Islamic Vs Mainstream Schools – My First Televised Verbal Skirmish

My first televised skirmish did not end in my ‘opponents’ calling me ‘kaafir’ or I they. We were very polite and gentlemanly with our disagreements but for the very first time, my loyalty to Islamic scholarship was challenged and I was , perhaps a little (and I do mean a little!) disapprovingly, called a ‘modernist’.

I was fortunate enough to called for a third time to be on the ‘Questions’ programme on British Muslim TV. It was a programme I never had the pleasure of watching myself but through which I met some rather interesting people, one of whom was the writer of ‘Little Mosque on The Prairie’, Zarqa Nawaz. The topics were always controversial enough to stir up some debate (like ‘gender segregated prayer spaces’ and ‘can differences of opinion be acceptable’) but sadly, I guess the panellists were always so polite that a spirited debate never took really took place. We were simply too agreeable!

Today’s event had perhaps a lot more stake – the future of Muslim children. Is it better for them to have a secular, state sponsored education rather than go to faith-based Islamic schools? There were four guests, a Revert who has had decades of experience with Islamic schools, a Shi’ite educationist, a young man who was a representative of a group calling for an egalitarian education system (i.e. no faith-based schools) and of course, myself. Please note that I am using terms ‘revert’ and ‘shi’ite cleric’ simply because I have no other means to identify them short of using their names which I will n ot do without their permission. These are not judgemental terms in the least.

I had not got off to a good start even before the show began when I greeted the Revert with a ‘hallo there’ in my usual ‘tally ho wot wot’ accent and was given a rather cold ‘salamu alaikum’ in return! In my defence, this was not done on purpose as I did not want to presume that he was Muslim which would then be another awkward situation if I had got that wrong! This further augments my hypothesis that Islam is in reality, a race and the Revert was not readily identified as a Muslim due to his race.

The show got off to a good start with all of us agreeing that Muslim children need to be exposed to children of other faiths and traditions. However, the Revert chap and the Shi’ite scholar were more supportive of the need of faith schools. Certainly it was due to the fact that Muslim children would be more ‘comfortable’ in an educational space with similar values as their homes. I disagreed with this (and the advocacy rep did as well, of course). I personally felt that a secular education ensures that Muslim children would encounter opinions different than their own and thus be more understanding of others. They need to be pushed out of their comfort zone. There should ,however, be a caveat – that the secularity comes in the form of a space rather than an ideology. This is what is called ‘procedural’ rather than ‘ideological’ secularism (thanks to Tehmina Kazi of British Muslims for Secular Democracy for teaching me this!).

Things started to heat up when the Revert mentioned his reservations against ‘integrationist’ policies which to him sounded like assimilationist in nature. I then voiced my reservations against his reservations – that while I appreciated distinguishing identities (identities which makes one distinct in whatever way), I could not support dissociative identities (identities which makes one totally separate from other identities in a given polity). In other words, please wear your hijab if you wish but please do not judge people who believe in other forms of modesty.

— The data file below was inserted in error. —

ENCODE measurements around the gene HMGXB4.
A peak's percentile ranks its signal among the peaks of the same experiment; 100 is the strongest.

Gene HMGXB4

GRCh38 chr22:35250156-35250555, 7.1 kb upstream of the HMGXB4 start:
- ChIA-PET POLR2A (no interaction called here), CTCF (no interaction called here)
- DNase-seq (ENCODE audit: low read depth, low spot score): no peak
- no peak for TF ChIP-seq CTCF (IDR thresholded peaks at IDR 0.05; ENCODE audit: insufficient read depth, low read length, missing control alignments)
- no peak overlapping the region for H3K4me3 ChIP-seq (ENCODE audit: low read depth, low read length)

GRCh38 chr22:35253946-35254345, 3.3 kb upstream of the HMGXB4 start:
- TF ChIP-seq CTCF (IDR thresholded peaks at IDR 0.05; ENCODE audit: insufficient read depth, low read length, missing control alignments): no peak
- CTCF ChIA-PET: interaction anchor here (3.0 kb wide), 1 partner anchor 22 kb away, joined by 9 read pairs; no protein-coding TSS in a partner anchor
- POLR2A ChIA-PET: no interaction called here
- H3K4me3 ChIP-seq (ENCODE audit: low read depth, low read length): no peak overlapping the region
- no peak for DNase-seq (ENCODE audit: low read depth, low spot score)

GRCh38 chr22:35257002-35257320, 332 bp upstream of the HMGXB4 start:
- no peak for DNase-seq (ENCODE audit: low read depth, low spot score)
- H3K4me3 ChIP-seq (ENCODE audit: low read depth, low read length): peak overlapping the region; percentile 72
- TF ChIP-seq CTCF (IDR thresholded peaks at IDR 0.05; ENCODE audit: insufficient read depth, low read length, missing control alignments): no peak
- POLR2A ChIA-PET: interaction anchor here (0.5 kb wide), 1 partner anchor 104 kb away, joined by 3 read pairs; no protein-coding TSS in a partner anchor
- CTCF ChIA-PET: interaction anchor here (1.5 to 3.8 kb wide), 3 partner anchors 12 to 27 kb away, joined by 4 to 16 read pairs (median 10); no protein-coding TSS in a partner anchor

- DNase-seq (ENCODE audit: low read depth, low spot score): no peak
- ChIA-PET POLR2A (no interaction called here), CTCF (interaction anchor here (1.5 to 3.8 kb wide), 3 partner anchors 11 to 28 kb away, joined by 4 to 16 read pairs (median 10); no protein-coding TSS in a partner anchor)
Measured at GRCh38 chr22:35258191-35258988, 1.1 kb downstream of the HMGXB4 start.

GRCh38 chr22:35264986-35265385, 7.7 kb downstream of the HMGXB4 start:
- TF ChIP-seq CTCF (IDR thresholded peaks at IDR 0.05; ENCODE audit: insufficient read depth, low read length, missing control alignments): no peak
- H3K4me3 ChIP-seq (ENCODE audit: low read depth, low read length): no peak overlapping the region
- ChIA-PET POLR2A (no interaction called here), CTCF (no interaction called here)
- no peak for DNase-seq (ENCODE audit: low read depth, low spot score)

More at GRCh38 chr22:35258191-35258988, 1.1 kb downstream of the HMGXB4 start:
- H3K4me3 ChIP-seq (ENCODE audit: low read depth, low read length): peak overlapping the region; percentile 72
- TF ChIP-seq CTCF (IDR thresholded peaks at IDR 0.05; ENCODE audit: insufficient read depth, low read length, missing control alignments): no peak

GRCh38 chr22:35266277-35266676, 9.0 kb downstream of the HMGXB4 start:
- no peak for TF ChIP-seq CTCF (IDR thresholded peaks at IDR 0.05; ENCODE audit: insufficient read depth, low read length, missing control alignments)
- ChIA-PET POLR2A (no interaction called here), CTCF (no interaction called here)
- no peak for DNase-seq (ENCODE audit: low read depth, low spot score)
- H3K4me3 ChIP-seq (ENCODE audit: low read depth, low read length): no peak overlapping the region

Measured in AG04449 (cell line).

The Revert chap was not happy about this – he insinuated that I was a relativist which is perhaps half true. I did believe in absolute truth but the only one privileged to that truth was Allah himself. He then threw the proverbial ‘Islamic scholarship’ book at me, which was quite standard, but me being a Quranist was rendered rather ineffective. Islamic scholars had a right to their view but I had a right to disagree and I did. Thus endeth the first skirmish but a greater one was yet to come…

The subject then finally moved on to radicalization in schools and I voiced my usual ‘radicalization is not an isolated process’ rant. I firmly believe that, given the current teaching methods in Islamic schools, that radicalization would inevitably happen. The reason can be as fundamental as simply considering other children as ‘kaafirs’. After all, people like the so-called ‘Islamic state’ are at war with ‘kaafirs’. This is simply the same Tradition producing varying levels of Islamofascism.

Quite unsurprisingly, I was challenged. Both the White Revert and Shi’ite Cleric were aghast that I would deny calling non-Muslims ‘kaafirs’. That was exactly right though – I could not accept calling people of other faiths or ideologies as ‘kaafirs’. They had their own experience (read: signs) and may be believers in their own way. We Muslims have no monopoly on truth and the Quran attests to truth’s multiplicity anyway. This obviously led to an impasse. Despite the quick burst of intensity though, this second skirmish ended amicably, not least because our hostess was very adept at handling disagreement.

I did give my salams to my erstwhile opponents and hoped they wouldn’t take my disagreement to heart. I am, after all, simply voicing my opinion based on what I feel was the intent of Allah in the Quran. Disagreements and even arguments are all part of human existence.

About Farouk A. Peru
I am a human being in the world, blogging my existence. My thought systems may be found in my website:

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